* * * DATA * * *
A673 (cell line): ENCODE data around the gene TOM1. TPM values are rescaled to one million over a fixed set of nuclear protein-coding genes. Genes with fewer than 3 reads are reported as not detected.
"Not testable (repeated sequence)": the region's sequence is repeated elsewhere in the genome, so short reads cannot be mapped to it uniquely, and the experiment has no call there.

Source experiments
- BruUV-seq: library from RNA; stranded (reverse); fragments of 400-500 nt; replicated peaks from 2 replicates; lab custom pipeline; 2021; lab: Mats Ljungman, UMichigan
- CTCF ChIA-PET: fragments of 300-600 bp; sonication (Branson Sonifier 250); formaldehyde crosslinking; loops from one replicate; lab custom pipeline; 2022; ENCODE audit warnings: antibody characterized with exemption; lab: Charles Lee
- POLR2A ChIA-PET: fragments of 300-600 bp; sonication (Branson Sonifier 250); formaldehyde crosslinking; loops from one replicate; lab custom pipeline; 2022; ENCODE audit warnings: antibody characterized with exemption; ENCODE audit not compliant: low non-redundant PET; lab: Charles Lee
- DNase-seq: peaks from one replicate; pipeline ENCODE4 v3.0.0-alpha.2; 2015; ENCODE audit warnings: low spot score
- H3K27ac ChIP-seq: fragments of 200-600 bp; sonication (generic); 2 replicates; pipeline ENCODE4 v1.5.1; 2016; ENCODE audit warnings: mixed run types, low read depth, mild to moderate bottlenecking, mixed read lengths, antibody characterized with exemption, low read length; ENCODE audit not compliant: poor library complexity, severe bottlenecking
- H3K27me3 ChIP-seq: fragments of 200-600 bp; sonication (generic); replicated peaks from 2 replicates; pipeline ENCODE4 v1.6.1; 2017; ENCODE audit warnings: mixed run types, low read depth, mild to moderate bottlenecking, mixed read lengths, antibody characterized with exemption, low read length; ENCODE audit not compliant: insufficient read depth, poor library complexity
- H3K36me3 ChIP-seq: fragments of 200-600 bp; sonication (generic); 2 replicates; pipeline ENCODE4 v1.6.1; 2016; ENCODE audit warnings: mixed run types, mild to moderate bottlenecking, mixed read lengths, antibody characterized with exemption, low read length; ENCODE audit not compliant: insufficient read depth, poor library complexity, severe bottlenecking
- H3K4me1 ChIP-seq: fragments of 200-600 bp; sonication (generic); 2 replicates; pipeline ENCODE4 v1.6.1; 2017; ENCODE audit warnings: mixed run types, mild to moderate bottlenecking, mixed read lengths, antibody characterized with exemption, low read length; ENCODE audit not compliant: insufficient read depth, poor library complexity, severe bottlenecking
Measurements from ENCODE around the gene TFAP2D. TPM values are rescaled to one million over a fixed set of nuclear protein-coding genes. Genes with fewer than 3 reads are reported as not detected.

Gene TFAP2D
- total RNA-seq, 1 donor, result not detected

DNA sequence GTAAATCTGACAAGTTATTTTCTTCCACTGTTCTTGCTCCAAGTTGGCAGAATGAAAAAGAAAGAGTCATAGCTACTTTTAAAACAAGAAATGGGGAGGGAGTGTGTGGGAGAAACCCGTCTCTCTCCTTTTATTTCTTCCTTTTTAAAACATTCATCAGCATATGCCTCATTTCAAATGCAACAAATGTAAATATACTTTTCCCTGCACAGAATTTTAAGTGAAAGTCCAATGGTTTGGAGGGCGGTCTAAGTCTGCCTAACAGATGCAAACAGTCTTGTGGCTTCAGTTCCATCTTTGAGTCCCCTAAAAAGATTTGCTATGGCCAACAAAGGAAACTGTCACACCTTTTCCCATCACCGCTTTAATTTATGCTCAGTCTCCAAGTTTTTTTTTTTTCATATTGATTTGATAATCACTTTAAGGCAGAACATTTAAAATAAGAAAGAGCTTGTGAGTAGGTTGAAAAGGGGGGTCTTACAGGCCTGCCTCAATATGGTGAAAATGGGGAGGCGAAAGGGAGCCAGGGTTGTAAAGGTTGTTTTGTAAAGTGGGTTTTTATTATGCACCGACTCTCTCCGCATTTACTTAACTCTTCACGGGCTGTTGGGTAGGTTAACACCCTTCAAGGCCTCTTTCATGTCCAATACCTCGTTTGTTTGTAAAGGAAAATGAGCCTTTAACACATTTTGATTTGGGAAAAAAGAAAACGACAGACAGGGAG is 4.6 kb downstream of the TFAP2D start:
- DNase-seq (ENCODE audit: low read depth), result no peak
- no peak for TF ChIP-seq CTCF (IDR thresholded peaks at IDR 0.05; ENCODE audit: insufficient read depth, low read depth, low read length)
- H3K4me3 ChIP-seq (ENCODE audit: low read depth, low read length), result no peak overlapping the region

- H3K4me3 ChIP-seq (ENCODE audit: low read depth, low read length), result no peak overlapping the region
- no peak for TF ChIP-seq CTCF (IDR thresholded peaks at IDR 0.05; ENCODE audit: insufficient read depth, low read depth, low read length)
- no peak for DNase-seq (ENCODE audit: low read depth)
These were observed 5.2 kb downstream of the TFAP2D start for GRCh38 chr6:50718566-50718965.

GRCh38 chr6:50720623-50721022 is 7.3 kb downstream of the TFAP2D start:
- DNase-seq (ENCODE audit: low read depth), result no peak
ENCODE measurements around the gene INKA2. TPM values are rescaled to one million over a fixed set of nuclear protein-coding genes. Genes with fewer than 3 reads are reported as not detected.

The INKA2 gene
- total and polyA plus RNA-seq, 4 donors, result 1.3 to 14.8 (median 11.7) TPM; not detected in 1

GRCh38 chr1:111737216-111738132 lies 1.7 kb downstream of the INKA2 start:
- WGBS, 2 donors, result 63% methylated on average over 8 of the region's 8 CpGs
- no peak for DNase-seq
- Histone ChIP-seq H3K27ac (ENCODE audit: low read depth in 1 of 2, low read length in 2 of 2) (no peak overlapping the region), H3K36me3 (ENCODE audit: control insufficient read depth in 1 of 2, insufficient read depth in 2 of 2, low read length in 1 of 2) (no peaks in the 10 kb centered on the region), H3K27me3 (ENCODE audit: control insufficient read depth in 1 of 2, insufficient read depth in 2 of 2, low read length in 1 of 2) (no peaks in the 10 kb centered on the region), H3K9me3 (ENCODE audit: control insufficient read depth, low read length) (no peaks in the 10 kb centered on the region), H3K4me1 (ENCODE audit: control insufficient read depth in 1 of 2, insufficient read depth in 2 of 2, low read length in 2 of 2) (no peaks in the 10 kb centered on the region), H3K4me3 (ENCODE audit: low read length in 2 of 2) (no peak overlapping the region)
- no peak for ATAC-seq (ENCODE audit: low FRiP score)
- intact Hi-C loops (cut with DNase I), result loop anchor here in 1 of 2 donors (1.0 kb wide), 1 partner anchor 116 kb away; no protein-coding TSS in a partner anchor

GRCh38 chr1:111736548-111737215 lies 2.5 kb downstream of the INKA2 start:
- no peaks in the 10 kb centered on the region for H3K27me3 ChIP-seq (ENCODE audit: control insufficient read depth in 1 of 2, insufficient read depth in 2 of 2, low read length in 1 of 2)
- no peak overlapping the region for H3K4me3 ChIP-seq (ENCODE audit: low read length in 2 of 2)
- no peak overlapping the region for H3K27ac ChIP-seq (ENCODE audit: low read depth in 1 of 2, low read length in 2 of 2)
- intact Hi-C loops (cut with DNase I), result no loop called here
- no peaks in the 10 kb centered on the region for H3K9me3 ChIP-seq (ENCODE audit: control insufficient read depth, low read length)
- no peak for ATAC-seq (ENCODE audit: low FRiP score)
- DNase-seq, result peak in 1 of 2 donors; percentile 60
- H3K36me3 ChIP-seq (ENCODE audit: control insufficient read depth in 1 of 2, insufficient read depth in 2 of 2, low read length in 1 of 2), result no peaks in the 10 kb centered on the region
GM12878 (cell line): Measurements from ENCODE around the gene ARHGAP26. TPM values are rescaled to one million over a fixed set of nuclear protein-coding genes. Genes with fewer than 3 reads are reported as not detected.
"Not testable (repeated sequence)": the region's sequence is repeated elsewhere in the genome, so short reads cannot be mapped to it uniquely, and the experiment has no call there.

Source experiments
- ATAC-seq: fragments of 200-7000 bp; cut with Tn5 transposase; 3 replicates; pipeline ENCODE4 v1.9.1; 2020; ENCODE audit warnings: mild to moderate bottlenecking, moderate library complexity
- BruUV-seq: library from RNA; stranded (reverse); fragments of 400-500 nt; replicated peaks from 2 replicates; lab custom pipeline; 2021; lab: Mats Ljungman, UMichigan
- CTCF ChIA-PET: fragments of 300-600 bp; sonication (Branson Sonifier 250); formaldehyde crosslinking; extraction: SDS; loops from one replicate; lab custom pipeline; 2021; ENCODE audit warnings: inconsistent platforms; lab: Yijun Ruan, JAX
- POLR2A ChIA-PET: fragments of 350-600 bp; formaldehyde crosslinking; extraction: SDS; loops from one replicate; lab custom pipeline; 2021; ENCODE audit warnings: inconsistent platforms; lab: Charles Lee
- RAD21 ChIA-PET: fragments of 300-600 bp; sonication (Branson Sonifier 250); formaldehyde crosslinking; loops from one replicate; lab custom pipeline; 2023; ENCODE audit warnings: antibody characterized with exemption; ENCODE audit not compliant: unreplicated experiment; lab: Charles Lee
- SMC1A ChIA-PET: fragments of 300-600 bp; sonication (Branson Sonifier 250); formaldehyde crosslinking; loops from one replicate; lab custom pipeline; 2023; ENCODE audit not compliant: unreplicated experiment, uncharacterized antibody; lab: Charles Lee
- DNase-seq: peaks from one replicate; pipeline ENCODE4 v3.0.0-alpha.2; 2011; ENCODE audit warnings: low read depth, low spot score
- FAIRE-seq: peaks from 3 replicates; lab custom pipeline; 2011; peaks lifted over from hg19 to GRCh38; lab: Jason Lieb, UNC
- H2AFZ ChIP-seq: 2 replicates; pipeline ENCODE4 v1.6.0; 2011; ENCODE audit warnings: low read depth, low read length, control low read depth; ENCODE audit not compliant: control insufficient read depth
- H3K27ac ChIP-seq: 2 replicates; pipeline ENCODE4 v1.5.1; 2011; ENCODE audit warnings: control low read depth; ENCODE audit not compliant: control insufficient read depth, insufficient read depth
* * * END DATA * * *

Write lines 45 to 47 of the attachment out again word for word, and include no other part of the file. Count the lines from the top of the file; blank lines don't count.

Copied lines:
Source experiments
- ATAC-seq: fragments of 200-7000 bp; cut with Tn5 transposase; 3 replicates; pipeline ENCODE4 v1.9.1; 2020; ENCODE audit warnings: mild to moderate bottlenecking, moderate library complexity
- BruUV-seq: library from RNA; stranded (reverse); fragments of 400-500 nt; replicated peaks from 2 replicates; lab custom pipeline; 2021; lab: Mats Ljungman, UMichigan